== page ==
Ch-ch-ch-ch-changes…. to reduce SEND tribunal delays
Additional judges and new procedures for the Special Educational Needs and Disability (SEND) tribunal were announced yesterday in an attempt to tackle hearing delays.
The Special Educational Needs and Disability tribunal is the busiest it has been in its history. In academic year 2018/2019 7,002 appeals were lodged at the tribunal. The National Trial, where the tribunal considers health and social care elements alongside the education elements of a case, has led to over 1,500 additional cases since its launch in 2018.
The tribunal still aims to have your case heard within 22 weeks but there have been increasing reports of hearings being adjourned due to parties not being ready and a lack of available judges or venues. This is frustrating for all involved, not least for the child or young person at the centre of the appeal.
What’s being done?
The good news is that change is afoot. Not only are 50 new judges likely to be allocated to the SEND tribunal but a new case review procedure will be implemented, after the final evidence deadline stage, to get the parties focussed and ready for the final hearing.
The attendance form will be replaced with a new case review form, to be returned by both parties. This new form, imposing a case review procedure, will focus everyone’s attention on the outstanding issues.
Local authorities will no longer file their attendance form with their response to the appeal. Instead their attendance details will be filed later, as they will be included on the new case review form.
Crucially issues that haven’t been resolved through the earlier case management processes or at the telephone case management hearing will receive the necessary focus in advance of the final hearing.
The new case review form will ask parties specifically about whether they have reached agreement on a final version of the working document and it will ask them to set out all the outstanding issues yet to be agreed.
The new procedure will require all witnesses that are due to attend the hearing to file either a report or a signed witness statement at the final evidence deadline stage. This will be taken as their evidence in chief.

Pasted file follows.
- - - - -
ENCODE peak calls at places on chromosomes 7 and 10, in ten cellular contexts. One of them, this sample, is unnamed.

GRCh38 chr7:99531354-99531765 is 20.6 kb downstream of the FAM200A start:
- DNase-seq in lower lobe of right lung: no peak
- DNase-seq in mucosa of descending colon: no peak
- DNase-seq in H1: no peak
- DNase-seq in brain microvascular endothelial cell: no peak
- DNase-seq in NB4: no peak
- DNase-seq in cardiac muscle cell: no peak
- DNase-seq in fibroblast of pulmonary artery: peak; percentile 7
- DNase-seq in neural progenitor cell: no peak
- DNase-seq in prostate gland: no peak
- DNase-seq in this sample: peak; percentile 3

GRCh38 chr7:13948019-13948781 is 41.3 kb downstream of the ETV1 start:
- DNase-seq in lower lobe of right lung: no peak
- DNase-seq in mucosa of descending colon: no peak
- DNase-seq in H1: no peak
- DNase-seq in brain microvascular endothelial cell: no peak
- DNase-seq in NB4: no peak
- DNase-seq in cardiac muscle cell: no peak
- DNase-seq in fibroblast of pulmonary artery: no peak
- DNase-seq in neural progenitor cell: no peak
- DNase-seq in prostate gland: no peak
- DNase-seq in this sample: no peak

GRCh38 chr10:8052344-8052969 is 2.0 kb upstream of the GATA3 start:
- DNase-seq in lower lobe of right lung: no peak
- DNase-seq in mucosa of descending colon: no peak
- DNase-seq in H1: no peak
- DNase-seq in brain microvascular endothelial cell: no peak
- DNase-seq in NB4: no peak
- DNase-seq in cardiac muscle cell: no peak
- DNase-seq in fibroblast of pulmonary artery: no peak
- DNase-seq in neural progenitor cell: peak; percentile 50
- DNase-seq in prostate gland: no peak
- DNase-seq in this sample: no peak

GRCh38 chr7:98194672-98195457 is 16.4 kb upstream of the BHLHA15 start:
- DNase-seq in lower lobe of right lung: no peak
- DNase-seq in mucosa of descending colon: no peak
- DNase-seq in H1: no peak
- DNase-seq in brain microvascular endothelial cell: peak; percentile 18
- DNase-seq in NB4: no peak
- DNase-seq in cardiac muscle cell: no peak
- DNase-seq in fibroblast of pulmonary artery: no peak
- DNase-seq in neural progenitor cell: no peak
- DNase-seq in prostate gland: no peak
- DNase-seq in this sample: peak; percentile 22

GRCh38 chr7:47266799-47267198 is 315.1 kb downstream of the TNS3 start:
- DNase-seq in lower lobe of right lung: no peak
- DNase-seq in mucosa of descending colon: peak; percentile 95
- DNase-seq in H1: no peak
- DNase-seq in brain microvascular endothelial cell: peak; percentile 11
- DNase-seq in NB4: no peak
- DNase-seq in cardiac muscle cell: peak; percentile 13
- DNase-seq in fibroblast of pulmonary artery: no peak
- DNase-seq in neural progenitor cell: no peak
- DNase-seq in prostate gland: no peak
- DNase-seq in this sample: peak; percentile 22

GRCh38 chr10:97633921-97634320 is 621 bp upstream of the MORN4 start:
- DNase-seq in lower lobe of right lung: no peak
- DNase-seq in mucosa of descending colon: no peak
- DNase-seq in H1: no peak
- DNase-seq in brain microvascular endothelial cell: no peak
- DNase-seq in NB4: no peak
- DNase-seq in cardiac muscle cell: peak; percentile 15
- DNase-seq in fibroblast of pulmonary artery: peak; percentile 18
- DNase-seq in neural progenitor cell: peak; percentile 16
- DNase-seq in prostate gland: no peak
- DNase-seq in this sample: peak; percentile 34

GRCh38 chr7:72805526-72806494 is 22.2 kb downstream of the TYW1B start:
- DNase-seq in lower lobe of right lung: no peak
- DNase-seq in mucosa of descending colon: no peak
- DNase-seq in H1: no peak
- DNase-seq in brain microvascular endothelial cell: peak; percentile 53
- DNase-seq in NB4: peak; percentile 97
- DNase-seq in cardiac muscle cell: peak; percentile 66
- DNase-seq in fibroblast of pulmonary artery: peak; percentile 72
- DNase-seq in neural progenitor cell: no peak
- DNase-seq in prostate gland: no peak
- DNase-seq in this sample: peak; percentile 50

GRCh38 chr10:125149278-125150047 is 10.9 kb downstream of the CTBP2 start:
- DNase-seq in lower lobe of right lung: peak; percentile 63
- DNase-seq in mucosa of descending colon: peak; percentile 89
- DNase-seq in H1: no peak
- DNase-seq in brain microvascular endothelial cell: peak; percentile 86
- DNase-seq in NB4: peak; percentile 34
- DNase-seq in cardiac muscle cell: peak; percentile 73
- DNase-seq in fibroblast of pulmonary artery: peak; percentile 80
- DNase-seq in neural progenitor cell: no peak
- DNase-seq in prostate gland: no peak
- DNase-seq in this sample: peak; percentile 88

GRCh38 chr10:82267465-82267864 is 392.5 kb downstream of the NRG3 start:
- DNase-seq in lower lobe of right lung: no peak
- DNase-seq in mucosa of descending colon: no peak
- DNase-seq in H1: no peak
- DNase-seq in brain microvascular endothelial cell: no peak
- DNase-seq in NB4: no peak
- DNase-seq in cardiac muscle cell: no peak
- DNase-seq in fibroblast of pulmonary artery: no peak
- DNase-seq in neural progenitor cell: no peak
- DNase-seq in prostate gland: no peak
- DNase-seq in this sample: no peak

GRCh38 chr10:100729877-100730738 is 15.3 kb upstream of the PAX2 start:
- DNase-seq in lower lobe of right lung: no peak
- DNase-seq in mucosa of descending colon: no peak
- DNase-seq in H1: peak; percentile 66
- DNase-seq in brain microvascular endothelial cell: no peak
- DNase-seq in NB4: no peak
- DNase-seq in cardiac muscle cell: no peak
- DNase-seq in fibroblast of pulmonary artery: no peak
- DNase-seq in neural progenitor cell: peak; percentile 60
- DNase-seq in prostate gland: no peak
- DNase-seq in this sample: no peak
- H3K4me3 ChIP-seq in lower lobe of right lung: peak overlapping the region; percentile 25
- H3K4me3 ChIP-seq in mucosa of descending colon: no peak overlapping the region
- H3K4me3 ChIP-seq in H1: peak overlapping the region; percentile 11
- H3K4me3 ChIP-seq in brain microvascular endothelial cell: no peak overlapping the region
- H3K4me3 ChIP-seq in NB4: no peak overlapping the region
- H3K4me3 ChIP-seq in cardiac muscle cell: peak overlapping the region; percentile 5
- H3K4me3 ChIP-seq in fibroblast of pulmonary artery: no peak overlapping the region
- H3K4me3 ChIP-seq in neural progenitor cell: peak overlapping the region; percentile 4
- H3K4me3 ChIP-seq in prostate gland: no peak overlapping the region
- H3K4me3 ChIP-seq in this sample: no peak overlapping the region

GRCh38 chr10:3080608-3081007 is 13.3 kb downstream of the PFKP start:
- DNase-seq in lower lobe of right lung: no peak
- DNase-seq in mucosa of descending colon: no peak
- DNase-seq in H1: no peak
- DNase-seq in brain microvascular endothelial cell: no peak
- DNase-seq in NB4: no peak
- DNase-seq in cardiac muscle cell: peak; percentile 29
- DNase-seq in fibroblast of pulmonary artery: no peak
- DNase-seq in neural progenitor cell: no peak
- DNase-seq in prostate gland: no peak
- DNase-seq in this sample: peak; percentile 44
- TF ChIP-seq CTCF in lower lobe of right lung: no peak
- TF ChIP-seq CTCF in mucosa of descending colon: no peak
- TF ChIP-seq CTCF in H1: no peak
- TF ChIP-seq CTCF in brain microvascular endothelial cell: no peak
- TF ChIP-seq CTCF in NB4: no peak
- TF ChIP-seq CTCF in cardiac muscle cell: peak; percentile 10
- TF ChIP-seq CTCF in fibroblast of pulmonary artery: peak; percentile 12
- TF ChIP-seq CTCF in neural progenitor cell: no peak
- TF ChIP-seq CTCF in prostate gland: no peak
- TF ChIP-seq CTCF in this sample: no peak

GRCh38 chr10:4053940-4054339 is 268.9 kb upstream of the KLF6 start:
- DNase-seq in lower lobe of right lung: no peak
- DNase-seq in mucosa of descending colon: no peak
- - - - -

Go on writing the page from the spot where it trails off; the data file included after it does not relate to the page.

The case review procedure will ask parties to actively consider a paper-based hearing, if suitable, removing the need for oral evidence and submissions and reducing costs for both parties. The process will also try to get agreement on witnesses attending by telephone or video conference so that experts are not charging for time spent attending but not participating. Witness attendance times will be cut, freeing up experts who have previously had to block out entire days in their working week. These efficiencies can only be good news for parents and local authorities paying for representation and expert witness attendance.
As part of the new procedures the parties will also be asked to give three mutually agreeable dates for the final hearing, establishing a hearing window. The tribunal will only list the final hearing on one of the pre-agreed dates, making it less likely that the final hearing will be adjourned due to the witnesses or representatives not being available.
It is envisaged that the new system will encourage the parties to be proactive about narrowing the issues and discussing changes to the timetable in advance, leading to more agreement within the process.
The changes are to be implemented imminently, so watch this space!
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